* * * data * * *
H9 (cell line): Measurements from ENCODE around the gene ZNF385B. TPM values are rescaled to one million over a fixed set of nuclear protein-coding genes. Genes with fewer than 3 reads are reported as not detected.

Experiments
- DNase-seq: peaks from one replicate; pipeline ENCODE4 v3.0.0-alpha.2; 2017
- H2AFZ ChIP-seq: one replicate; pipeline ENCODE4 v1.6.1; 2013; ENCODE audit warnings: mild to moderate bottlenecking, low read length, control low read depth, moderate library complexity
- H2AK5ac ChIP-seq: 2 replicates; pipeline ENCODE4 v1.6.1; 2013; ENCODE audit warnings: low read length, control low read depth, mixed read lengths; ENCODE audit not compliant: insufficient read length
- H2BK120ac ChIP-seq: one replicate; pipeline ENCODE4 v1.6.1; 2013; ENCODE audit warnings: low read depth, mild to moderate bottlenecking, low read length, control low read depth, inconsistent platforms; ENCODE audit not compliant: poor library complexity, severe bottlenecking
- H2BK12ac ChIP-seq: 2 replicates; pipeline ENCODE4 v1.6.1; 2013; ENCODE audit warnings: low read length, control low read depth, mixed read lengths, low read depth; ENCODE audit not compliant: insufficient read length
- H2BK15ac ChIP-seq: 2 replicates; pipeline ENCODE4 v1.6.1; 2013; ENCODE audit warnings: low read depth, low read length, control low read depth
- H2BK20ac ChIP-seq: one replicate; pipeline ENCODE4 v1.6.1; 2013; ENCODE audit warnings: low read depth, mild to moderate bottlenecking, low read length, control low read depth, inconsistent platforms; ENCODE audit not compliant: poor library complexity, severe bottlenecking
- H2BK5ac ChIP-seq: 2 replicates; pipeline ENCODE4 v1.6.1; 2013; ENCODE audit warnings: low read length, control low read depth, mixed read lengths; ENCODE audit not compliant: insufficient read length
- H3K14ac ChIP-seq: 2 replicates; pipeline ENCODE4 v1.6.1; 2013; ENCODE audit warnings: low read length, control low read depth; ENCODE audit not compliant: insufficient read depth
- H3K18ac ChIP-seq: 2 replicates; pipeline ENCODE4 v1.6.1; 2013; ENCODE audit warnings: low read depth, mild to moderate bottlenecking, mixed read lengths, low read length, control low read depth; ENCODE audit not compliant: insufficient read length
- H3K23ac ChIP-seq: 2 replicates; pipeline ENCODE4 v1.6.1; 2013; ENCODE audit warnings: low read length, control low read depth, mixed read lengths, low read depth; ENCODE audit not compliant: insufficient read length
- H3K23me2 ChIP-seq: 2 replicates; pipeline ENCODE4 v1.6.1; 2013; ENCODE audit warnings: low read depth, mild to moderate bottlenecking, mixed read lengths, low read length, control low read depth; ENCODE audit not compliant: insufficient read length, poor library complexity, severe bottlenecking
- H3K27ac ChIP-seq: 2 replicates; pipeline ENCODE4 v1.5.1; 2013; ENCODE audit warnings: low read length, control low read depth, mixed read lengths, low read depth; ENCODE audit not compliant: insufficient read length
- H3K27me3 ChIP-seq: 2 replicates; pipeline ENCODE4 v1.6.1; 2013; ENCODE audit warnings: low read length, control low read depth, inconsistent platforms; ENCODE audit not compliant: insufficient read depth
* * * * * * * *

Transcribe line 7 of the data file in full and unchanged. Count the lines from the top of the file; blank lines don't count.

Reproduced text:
- H2BK12ac ChIP-seq: 2 replicates; pipeline ENCODE4 v1.6.1; 2013; ENCODE audit warnings: low read length, control low read depth, mixed read lengths, low read depth; ENCODE audit not compliant: insufficient read length